Spiral In, Spiral Out

I’ve been drawing for so long, I forget what it feels like to learn how to draw. But once in a while, I learn something really basic for the first time. I wanted to write about it before I forget what it feels like.

The topic: spirals. I love ’em. I used ’em for clouds in Sita Sings the Blues:
cloud from Sita Sings the Blues

And for ocean waves in my fake-Moghul-minature style:
Lanka from Sita Sings the Blues

Now, I believe I can draw anything. That doesn’t mean I can just sit down and draw anything off the top of my head. What it really means is I can copy anything. Everything in my drawing memory banks originated from copying one thing or another at one time (notice how I used “originated” and “copying” in the same sentence). Everything I copy is stored somewhere in my head, and my muscles too – actually moving my hand around a shape forms my mind in a way that just looking doesn’t.

I’ve looked at a lot of pictures of Tibetan-style clouds. Some of these showed up in Indian art, in the Adventures of Hamzaa, the beautiful catalogue of which I owned until I left it behind with the bed bugs. Apparently Moghuls imported artists from all over Asia, which is why some Moghul miniatures are beautiful mish-mashes of Persian and Himalayan styles.

I saw the spirals in those cloud designs, so I drew clouds with spirals. They didn’t really look the same, which was fine – I wasn’t copying directly, merely being “influenced.” I made do with the spiral-drawing skills I had.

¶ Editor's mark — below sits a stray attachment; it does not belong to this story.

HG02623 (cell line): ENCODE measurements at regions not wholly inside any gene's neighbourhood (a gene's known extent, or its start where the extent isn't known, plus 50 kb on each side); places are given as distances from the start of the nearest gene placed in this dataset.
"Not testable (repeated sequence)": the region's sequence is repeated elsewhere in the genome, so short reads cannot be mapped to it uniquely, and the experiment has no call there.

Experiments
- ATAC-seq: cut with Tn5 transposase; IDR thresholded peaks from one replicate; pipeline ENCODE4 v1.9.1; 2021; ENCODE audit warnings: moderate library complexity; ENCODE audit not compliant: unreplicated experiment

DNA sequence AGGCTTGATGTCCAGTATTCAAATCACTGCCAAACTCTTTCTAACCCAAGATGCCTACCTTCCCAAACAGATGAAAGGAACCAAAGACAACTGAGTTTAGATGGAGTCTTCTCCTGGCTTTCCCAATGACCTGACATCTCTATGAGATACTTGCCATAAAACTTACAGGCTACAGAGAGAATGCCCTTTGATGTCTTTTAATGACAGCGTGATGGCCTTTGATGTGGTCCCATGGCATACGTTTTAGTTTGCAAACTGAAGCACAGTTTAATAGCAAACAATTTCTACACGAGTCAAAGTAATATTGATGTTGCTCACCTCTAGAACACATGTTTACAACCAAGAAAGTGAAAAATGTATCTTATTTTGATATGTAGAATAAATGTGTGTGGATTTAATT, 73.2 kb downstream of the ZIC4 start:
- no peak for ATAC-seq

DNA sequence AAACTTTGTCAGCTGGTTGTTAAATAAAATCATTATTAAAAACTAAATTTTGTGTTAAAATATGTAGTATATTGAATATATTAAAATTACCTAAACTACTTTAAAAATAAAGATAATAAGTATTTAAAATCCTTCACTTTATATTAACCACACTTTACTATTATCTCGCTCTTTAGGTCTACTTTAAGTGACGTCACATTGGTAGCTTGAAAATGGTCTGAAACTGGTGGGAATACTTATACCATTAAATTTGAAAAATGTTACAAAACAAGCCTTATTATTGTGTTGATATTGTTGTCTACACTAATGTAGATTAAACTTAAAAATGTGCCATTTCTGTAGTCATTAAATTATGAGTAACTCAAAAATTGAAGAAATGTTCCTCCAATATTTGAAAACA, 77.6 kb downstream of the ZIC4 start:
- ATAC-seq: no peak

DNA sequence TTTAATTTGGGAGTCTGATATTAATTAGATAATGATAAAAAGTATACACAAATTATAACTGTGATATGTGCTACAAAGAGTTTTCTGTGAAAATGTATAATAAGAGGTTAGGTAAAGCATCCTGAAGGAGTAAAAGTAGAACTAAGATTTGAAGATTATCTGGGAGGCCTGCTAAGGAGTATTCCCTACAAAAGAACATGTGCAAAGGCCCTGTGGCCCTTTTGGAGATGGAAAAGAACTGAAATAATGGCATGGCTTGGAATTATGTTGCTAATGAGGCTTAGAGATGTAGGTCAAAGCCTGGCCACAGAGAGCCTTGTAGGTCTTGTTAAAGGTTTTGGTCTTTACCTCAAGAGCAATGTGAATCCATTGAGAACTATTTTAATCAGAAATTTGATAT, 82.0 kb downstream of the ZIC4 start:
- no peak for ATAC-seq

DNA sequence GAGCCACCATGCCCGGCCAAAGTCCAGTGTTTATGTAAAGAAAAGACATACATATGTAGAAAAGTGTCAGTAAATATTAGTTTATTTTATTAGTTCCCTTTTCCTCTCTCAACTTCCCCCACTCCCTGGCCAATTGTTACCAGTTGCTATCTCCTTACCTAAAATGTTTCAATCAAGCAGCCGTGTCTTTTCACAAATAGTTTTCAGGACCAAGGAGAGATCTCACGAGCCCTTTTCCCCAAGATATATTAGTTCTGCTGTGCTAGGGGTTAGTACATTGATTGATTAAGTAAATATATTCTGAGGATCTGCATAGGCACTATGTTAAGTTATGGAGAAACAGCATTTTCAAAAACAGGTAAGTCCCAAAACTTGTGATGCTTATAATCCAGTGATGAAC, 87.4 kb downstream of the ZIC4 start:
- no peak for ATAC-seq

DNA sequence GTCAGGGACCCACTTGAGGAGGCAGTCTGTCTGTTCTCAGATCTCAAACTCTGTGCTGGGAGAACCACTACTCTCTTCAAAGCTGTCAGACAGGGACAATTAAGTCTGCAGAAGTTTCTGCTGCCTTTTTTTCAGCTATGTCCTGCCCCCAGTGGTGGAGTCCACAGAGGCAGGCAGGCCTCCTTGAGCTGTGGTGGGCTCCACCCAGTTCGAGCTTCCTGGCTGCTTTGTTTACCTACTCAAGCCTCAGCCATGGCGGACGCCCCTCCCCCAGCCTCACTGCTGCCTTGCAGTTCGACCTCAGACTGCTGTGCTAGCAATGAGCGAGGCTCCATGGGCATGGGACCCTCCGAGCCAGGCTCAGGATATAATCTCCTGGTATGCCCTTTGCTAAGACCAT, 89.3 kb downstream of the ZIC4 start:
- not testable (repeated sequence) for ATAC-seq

Fast-forward to today, and my new hobby: sewing. It turns out you can draw with an ordinary sewing machine! It’s called “free motion,” and I only learned it was possible last month. A few weeks ago I bought a machine and fabric and stuff, beginning another kind of spiral that’s taking over my life & apartment (more on that later). Drawing with a sewing machine is different from drawing conventionally in 2 significant ways:

  1. The “pen” stays still and you move the “paper” (fabric) around.
  2. You can’t lift the pen. It stays down the whole time.

#1 is simple in theory, but difficult in practice as I need to retrain my muscles. It’s like holding a pen for the first time, or drawing with my feet. I’m clumsy, for sure.

#2 seems simple – after all, isn’t drawing intricate designs with long meandering continuous lines what every stoned college kid does? Well, I haven’t been a college kid for 23 years, and I don’t get stoned (my few experiences with pot didn’t go very well). I never thought about how much I lift my pen. I usually draw with a lot of short strokes. I had to get in the stoned-doodling-college-kid mindset and keep my pen down.